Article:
“This is one of the wisest and most moving commentaries on war and its impact on human beings that I have ever read.”



Like many people of my age, I read Anne Frank when I was at school, and I’m quite ashamed to say I didn’t enjoy it very much. Two decades later, with children old enough to have read it themselves, I picked it up at a book sale a couple of weeks ago for 25p, and thought I’d read it again to see what I thought.

I’m very pleased to say it was like reading a different book, although some of this is to do with the fact that if you read Anne Frank – Diary of a Young Girl today, you are reading a somewhat different book to the one from thirty years ago. Originally Otto Frank forced the exclusion of passages criticising his wife, and much of the diary was Anne’s own edits, now the diary has been looked over again, and the definitive version, including the excluded edits have been put back in.

However, this wasn’t why I enjoyed it more this time, more that age has given me the experience to have a greater empathy with Anne’s situation, a greater knowledge of history has given me greater appreciation of her sacrifice, and now as an adult I can better appreciate what an extraordinary girl Anne was.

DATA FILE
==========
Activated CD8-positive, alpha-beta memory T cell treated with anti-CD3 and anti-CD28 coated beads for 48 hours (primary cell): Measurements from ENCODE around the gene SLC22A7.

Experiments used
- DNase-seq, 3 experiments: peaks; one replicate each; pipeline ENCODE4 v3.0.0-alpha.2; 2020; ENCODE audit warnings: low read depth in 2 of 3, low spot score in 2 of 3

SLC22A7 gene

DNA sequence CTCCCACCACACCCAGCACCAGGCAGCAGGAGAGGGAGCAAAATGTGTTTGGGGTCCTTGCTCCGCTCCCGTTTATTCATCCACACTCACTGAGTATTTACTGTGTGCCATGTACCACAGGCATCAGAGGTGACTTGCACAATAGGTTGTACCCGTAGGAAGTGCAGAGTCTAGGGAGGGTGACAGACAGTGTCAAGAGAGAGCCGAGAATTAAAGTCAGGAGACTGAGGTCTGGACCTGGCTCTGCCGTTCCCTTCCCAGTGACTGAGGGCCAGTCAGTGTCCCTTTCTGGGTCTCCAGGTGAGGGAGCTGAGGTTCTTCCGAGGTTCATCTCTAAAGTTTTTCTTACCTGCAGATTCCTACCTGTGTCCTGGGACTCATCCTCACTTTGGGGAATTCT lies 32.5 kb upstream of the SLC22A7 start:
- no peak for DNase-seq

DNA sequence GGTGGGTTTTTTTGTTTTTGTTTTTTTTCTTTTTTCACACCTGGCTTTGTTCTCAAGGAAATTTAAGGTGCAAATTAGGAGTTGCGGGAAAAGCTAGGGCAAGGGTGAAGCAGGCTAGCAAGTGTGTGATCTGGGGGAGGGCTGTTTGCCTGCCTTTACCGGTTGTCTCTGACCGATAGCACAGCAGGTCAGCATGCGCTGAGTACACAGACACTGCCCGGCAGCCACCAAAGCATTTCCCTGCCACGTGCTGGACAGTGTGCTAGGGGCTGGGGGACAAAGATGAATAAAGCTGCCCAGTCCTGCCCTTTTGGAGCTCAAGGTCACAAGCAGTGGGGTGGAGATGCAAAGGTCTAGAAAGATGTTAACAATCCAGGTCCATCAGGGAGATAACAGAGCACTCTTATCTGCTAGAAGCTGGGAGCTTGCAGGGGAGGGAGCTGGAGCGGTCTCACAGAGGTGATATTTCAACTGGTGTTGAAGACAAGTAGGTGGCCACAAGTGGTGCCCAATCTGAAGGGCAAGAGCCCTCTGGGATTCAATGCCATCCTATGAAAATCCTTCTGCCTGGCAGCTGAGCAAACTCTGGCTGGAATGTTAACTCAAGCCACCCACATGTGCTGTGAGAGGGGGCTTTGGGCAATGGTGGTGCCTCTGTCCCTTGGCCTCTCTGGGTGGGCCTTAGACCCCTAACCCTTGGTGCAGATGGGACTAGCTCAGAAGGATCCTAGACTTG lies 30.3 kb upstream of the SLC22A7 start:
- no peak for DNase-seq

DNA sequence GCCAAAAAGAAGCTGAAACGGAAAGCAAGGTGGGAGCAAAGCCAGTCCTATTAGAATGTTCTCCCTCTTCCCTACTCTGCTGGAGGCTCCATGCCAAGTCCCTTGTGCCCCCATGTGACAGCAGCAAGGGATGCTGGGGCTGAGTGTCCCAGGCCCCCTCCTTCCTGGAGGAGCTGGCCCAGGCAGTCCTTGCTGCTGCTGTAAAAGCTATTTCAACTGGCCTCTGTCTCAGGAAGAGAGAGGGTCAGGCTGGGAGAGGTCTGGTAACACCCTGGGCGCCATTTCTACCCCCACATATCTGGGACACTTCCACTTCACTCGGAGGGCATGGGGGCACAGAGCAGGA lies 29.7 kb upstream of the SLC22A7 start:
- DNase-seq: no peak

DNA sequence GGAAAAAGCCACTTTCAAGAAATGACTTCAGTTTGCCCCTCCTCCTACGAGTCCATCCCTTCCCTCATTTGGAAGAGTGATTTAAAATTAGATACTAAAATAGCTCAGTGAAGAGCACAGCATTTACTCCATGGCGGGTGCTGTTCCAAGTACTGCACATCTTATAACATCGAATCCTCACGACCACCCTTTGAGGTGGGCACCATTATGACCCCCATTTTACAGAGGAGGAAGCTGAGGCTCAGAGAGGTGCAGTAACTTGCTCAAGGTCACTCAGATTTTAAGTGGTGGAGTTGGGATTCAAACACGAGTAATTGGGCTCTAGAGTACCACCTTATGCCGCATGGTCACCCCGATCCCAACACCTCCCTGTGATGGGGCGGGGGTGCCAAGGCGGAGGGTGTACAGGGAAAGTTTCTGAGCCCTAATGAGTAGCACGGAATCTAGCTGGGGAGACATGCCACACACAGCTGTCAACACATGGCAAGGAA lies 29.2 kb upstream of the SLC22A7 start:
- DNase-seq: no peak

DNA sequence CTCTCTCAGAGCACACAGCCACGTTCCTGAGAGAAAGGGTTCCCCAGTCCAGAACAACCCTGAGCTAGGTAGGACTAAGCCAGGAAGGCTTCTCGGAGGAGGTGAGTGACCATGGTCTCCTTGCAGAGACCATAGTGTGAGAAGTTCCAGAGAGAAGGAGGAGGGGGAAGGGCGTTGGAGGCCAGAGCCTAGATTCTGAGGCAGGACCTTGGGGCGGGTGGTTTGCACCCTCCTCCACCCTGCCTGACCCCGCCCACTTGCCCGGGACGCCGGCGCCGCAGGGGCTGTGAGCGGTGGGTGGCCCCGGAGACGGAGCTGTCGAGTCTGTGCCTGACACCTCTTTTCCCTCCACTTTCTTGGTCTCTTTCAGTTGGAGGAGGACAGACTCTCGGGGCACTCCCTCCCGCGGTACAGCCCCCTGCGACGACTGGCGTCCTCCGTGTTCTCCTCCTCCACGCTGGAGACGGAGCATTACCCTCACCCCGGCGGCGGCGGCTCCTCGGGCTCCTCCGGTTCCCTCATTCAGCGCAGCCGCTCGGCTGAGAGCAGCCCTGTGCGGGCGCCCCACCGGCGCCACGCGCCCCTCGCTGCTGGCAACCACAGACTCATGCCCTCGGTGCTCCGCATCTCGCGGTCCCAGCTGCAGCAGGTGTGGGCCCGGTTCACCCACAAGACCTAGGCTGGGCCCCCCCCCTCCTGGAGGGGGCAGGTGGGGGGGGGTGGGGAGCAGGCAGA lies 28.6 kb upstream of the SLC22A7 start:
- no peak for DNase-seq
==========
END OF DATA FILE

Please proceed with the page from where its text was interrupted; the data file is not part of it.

This time I found Anne Frank a very uplifting read, and remarked at how someone, cooped up for so long, could find so much to be happy about. Of course, the whole experience was touched with poignancy, as my adult mind can fully appreciate how short Anne’s time was. Even her spats with her mum that irritated me as a child, amused me as an adult as I was again left marvelling at Anne Frank’s ability to be as normal as my own teenage daughter, despite the abnormality of her living conditions.

If you didn’t appreciate Anne Frank when you were force-fed it at school, give it another go, you might surprise yourself. Despite Anne’s tragic end, I came away from Diary of a Young Girl smiling, yet sad for the terrible waste of a life that no doubt would have amounted to much.


Reviewed by:

Kath Cross

Added 8th August 2015

More Reviews By
Kath Cross

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